By Staff writer, MyVueNews.com,
Basseterre, 12th September, 2020, (MyVue News.com) – The tributes are continuing over the death on Friday night, 11th September, 2020, of a Caribbean calypso icon, the King Swallow of Antigua & Barbuda.
Swallow, whose real name was Rupert Philo, was a former calypso king of his home country and one who dominated, along with King Short Shirt and King Obstinate, the calypso landscape in Antigua, from the 1970s to the 1980s. He died in Antigua after a period of illness and hospitalization, in recent months.
In 2017, he was also hospitalized in New York, where he had traveled in September, for the annual Labour Day celebrations.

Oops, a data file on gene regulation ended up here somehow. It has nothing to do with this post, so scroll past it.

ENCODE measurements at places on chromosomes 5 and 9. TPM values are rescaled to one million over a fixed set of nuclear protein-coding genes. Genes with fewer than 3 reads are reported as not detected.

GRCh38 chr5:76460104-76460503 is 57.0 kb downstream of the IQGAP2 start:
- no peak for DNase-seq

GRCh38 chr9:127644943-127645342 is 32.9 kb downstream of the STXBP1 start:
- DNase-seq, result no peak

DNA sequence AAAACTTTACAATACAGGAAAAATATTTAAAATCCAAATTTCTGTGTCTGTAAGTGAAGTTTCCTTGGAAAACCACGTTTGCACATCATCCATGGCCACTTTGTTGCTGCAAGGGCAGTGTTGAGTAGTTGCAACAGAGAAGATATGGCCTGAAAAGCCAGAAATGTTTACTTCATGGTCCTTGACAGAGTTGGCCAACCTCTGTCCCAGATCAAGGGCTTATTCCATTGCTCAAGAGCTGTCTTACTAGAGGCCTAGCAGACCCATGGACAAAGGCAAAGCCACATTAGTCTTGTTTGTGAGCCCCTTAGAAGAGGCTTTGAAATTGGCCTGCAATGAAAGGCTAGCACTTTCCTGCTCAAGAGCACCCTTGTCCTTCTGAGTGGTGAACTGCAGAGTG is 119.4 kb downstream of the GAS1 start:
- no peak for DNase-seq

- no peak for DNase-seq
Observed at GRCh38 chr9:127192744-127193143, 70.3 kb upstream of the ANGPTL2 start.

He was well known for outstanding hits like, “Man to Man” in 1978, “Fire in the Back Seat”, in 1988, and Subway Jam of 1981 fame.
It was back in 1973 that Swallow, was able to secure his very first calypso crown, when he had the powerful song, “March to Freedom,” highlighting the plight of many African countries that were still fighting foreign, (European), rule and the apartheid system in then racists South Africa.
The song became an unofficial anthem across the Caribbean and was prominently featured during the black conscious protest actions to call for the end of apartheid.
Sir Rupert, as became known after being knighted, performed many times in St. Kitts and commanded a large following of Kittitian and Nevisian fans.
For most of Saturday, local radio stations in St. Kitts paid their tributes in song while fans extended their sympathies via social media platforms.
Swallow was 78 and died at his home in the Antiguan village of Willikies.
Main photo: King Swallow